Doda powder seized in 2009 by RCMP in Surrey, B.C. The addictive substance is mixed with water to make a type of opiate tea. ((RCMP))

Consumption of the opiate doda, an illegal and addictive concoction made from dried poppy pods, is out of control in Metro Vancouver's South Asian community, say experts in Surrey.

Dr. Gulzar Cheema said doda has been popular in the South Asian community for years and is currently sold under the counter in many pawnshops, video stores and other retail outlets.

Doda is a powder made by grinding the seed pods of opium poppies and is usually used to make a type of tea.

Police have ignored the problem for so long, it's now as common as marijuana in some circles, said Cheema.

He said recovery from doda addiction can be severe.

"Loss of appetite, tremors, panic, panic attacks," Cheema said. "You get stomach cramps; some people get diarrhea and vomiting."

Growing problem

Doda addiction is now the second biggest substance-abuse problem in the South Asian community, Surrey addictions counsellor Rajpal Singh said.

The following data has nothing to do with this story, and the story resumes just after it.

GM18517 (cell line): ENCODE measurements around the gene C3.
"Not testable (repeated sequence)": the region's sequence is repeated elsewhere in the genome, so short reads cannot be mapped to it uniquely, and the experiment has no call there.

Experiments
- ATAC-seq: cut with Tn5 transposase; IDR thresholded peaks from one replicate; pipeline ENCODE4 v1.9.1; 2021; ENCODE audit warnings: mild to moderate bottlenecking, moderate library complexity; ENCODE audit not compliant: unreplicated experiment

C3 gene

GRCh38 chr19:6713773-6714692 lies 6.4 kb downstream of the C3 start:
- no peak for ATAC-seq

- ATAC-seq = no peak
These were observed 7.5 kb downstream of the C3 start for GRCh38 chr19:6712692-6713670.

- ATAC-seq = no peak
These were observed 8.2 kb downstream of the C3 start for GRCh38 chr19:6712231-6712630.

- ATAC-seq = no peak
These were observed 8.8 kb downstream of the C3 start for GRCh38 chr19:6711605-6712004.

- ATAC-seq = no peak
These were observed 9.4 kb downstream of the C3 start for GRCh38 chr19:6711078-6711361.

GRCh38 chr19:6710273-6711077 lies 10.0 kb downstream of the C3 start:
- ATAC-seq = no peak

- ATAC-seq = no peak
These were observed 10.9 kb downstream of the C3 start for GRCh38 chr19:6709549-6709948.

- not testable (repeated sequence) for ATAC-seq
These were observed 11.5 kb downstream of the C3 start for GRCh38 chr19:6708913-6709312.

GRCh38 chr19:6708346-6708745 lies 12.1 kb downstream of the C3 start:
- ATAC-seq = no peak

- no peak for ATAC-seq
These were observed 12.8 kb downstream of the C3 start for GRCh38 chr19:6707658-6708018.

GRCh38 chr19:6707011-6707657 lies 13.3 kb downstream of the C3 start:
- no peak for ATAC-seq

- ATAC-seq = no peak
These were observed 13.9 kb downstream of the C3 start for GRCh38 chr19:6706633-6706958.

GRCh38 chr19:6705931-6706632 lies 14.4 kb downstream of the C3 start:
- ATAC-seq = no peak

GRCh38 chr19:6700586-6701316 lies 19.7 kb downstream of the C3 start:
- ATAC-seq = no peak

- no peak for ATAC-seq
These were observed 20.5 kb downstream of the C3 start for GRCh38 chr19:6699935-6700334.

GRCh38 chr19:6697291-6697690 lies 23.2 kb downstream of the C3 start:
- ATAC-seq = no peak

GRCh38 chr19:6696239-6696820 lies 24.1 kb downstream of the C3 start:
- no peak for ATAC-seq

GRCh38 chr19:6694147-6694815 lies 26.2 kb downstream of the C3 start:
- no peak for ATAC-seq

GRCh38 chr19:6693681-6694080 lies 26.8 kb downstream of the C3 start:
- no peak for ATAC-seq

"It's spread a lot and it's spreading more," Singh said. "It is a big problem."

Doda users are often construction workers or truckers who use the drug to help them stay awake through long work shifts. Opiates often trigger bursts of energy before eventually causing pronounced tiredness in users.

RCMP spokesman Const. Michael McLaughlin said police have not been ignoring the doda problem but have been involved in long-running investigations.

"We are going to go after the big fish," said McLaughlin. "We are going to go after people who are doing the most law-breaking and causing the most harm."

McLaughlin said the opium poppy crop that was seized in Chilliwack on Aug. 23 was likely owned by an organized crime group that might have been growing the crop for the doda market.

RCMP are recommending charges against two men who were tending the field of about 60,000 poppy plants when police raided the site. The bust was the largest poppy seizure in Canada to date.